29 Mar 2017

The secret weapon that will help your business get paid

The secret weapon that will help your business get paid

Cashflow shortages can cause headaches for all businesses, but with £134million written-off by UK SMEs every day, it is the smallest businesses that most acutely affected.

With three out of four SMEs writing off debt, and one in five losing contracts due to the subsequent cashflow problems, a robust approach to debt recovery can ensure steady growth and cashflow security without the need for costly and cumbersome solutions such as invoice financing.

If you are a business that is owed money by another business then the secret weapon in getting your outstanding bills paid could be the Late Payment of Commercial Debts (Interest) Act 1998.

The right to charge interest applies to overdue accounts relating to a sale of goods, the hiring of goods or to a supply of services.


Interest can accrue from the latest of 30 days after the goods are supplied or the service is completed, 30 days after receipt of invoice (or the customer is told the amount due is payable), or the agreed date for payment.

The "statutory interest" rate chargeable, which is simple and not compound, is the Bank of England base rate plus 8% was set to allow the small business to cover late payments by bank borrowings.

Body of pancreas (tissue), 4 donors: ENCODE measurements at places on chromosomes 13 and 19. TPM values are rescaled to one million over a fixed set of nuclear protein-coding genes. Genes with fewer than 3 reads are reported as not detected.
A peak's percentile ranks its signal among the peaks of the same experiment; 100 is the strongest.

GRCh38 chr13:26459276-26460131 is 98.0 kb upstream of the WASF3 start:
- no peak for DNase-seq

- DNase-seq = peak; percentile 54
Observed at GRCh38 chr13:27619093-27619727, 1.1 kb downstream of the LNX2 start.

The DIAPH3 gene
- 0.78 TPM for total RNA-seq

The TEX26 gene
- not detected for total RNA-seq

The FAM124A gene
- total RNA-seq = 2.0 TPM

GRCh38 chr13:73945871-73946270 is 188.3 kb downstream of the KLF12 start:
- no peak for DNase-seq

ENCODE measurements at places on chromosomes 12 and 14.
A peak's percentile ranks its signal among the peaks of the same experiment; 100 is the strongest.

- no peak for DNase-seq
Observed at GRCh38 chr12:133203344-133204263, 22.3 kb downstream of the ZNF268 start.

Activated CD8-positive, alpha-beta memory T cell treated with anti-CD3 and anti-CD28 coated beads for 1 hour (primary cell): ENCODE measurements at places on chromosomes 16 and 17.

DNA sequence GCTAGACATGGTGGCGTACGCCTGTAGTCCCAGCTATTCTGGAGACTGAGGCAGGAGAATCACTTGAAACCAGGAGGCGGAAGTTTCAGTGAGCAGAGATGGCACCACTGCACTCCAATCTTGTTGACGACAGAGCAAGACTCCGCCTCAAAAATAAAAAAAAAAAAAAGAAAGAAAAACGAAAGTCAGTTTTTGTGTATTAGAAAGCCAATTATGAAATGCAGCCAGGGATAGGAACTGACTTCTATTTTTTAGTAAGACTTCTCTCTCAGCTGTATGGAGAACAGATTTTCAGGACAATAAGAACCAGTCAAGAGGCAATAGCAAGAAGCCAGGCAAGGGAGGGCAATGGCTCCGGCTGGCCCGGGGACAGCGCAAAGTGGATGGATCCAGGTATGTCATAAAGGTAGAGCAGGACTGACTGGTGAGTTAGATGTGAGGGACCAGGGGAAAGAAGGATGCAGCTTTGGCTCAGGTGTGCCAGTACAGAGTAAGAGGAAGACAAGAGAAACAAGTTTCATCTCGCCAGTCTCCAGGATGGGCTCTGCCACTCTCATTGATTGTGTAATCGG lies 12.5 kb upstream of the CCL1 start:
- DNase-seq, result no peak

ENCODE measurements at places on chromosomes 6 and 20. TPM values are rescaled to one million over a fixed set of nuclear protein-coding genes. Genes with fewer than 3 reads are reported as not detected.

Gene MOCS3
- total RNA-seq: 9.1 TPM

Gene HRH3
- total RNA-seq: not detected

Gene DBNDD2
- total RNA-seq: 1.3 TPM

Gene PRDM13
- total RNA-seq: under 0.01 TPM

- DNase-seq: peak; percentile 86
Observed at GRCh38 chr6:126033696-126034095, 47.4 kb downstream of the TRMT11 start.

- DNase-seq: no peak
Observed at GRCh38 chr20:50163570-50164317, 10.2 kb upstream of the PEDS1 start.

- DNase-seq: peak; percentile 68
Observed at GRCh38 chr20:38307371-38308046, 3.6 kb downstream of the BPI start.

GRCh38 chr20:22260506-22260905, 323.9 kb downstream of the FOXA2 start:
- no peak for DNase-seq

Once statutory interest begins to run in relation to a qualifying debt, the supplier is also entitled to a fixed sum. For a debt less than £1000, the sum of £40; for a debt of £1000 or more, but less than £10,000, the sum of £70 and for a debt of £10,000 or more, the sum of £100.

The beauty of the legislation is that it cannot be contracted out of and applies automatically.


The wording of the Act is also vague around whether a ‘debt’ is all sums due or whether the compensation can be charged on a per invoice basis. The per invoice basis is clearly significantly more helpful.

The fact that compensation and interest flow from an arms-length piece of legislation naturally means that it is a less ‘abrasive’ form of debt recovery or credit control (no referring to some small print in a contract or raising court action) and perhaps therefore allows relationships and goodwill between buyers and sellers of goods and services to be preserved.

The compensation and interest can also be charged without the need to go to court.

If you do a good job for a commercial client you can expect to be paid on time -  and the Act allows you to gently remind your clients that a failure to do so will potentially be costly for them.

Debt recovery experts

Aberdein Considine is one of the UK’s leading law firms when it comes to credit management and debt recovery.

Our debt recovery department is described as 'extremely efficient' by The Legal 500 who also rank us as a leading Scottish law firm in the field.

Learn how our debt recovery solicitor team could help your business.

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